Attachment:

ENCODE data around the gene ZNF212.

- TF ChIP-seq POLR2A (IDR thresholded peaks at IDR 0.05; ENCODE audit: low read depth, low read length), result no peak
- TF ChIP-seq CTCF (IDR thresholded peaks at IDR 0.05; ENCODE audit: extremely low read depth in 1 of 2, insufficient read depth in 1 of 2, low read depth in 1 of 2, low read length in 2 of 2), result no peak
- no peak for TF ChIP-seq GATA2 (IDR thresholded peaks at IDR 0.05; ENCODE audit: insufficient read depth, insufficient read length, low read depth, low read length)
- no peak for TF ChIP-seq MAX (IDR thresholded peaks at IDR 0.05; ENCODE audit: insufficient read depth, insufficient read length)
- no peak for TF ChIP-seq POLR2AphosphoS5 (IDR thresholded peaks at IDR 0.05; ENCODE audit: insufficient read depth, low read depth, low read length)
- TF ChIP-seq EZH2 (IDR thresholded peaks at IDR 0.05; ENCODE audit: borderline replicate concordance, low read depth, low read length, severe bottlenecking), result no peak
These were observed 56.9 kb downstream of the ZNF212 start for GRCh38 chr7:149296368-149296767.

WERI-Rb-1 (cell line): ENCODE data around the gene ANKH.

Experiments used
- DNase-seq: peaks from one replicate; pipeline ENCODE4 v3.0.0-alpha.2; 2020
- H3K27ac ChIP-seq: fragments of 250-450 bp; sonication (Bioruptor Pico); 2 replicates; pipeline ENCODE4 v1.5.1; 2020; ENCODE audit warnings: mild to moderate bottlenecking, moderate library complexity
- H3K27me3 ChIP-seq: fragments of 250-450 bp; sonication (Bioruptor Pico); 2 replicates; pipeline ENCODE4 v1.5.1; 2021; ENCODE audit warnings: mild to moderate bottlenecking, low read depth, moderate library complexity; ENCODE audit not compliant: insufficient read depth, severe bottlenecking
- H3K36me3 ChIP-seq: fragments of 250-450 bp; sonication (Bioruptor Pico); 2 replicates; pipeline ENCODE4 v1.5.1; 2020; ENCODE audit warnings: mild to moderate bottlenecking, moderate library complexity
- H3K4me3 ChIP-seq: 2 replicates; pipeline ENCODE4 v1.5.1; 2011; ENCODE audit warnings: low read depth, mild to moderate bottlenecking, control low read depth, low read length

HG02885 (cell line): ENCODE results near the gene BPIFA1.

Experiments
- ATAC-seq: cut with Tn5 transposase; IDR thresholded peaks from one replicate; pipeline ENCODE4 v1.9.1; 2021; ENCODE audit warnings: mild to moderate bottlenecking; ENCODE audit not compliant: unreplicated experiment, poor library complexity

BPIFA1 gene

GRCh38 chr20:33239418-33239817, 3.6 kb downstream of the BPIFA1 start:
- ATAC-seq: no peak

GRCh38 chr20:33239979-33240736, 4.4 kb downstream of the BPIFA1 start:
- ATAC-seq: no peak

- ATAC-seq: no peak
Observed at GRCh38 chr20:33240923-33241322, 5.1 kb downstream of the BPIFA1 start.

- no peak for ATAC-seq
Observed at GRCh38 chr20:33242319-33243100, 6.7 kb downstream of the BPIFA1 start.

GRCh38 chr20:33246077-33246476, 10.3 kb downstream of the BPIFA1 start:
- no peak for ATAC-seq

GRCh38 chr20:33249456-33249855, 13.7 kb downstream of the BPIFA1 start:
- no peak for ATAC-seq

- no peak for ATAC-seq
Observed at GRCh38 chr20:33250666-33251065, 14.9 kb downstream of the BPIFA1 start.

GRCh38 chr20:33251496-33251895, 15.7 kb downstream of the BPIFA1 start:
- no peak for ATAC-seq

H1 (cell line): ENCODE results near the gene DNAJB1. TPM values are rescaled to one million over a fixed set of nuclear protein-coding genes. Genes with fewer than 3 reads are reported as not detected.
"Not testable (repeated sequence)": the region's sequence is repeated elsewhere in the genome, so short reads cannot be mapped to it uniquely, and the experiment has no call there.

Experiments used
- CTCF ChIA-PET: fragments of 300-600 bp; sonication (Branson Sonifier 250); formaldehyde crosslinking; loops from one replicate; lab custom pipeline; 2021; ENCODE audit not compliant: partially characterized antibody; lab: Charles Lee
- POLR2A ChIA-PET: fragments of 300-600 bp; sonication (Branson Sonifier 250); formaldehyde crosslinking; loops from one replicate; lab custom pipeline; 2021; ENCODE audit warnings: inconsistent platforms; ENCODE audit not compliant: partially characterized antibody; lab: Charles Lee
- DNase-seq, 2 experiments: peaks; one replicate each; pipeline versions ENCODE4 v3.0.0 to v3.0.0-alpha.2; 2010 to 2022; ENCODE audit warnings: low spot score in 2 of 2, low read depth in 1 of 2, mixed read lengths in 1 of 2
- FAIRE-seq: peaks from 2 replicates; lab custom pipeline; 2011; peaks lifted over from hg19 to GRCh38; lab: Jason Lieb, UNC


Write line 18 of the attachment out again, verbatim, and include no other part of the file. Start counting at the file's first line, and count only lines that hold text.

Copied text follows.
- ATAC-seq: cut with Tn5 transposase; IDR thresholded peaks from one replicate; pipeline ENCODE4 v1.9.1; 2021; ENCODE audit warnings: mild to moderate bottlenecking; ENCODE audit not compliant: unreplicated experiment, poor library complexity